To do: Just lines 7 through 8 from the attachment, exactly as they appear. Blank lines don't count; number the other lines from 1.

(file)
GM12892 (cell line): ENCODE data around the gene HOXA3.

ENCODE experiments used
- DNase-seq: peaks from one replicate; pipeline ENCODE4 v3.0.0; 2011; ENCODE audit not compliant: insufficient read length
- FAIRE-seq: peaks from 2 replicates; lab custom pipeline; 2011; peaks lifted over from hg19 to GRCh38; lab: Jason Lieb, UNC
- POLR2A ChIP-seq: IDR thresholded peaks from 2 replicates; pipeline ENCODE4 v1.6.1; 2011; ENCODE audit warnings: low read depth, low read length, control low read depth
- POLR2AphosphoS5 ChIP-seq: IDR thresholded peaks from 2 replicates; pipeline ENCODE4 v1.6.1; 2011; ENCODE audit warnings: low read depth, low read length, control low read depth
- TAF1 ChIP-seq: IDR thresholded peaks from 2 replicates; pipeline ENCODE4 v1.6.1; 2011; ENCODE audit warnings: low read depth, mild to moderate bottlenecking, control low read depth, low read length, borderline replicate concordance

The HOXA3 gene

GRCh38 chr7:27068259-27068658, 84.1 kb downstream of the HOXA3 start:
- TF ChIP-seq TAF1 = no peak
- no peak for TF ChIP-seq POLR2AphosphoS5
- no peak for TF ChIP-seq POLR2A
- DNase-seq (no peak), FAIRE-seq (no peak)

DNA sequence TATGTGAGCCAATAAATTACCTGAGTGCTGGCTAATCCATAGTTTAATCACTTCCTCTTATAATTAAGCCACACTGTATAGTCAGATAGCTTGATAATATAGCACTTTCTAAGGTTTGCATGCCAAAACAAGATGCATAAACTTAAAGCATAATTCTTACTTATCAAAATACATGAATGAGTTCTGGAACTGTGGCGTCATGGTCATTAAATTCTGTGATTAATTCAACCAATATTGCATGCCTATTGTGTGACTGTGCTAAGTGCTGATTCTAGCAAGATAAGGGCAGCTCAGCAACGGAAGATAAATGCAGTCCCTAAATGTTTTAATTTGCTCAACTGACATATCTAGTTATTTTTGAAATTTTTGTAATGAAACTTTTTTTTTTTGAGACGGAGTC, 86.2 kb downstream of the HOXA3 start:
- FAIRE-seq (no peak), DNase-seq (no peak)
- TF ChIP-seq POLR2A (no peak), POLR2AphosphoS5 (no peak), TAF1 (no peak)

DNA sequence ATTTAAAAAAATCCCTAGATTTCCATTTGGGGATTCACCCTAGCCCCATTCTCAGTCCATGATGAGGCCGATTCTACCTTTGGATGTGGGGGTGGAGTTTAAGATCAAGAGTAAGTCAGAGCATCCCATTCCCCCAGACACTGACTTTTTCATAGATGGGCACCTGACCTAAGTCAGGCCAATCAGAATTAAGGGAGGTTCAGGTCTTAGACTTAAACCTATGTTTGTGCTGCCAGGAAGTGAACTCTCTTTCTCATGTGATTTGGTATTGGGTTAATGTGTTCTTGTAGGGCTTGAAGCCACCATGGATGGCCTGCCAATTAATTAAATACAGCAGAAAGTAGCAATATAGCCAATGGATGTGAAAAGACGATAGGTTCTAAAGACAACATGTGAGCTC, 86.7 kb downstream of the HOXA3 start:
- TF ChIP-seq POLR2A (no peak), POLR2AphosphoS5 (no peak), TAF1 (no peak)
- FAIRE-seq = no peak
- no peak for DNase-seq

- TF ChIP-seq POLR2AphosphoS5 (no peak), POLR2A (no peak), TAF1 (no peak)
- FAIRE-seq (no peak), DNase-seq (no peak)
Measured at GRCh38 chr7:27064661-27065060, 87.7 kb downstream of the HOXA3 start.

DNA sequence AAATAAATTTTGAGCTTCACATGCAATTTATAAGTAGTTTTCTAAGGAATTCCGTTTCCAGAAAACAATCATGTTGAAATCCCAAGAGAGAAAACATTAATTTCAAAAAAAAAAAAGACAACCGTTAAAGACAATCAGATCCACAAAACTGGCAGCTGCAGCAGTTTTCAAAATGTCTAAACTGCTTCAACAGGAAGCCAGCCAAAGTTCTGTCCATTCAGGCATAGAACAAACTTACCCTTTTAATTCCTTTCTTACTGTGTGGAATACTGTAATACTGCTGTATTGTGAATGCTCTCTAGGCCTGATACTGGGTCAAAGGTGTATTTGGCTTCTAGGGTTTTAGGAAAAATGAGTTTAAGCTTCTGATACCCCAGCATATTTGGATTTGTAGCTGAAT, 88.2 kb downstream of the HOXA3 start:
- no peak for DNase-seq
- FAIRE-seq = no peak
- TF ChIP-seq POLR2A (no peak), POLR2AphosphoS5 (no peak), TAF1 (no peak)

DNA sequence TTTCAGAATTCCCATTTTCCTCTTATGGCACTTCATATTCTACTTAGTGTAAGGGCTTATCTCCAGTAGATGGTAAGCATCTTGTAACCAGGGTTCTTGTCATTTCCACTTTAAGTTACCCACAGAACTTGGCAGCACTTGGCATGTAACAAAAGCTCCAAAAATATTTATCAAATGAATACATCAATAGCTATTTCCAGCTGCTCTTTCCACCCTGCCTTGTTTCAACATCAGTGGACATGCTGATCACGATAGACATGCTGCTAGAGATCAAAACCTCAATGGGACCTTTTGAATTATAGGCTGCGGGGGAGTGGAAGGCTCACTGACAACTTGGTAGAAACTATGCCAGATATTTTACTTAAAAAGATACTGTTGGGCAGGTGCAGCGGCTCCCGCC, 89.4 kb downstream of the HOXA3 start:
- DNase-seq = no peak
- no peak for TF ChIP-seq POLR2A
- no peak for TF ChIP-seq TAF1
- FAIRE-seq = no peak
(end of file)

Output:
- TAF1 ChIP-seq: IDR thresholded peaks from 2 replicates; pipeline ENCODE4 v1.6.1; 2011; ENCODE audit warnings: low read depth, mild to moderate bottlenecking, control low read depth, low read length, borderline replicate concordance

The HOXA3 gene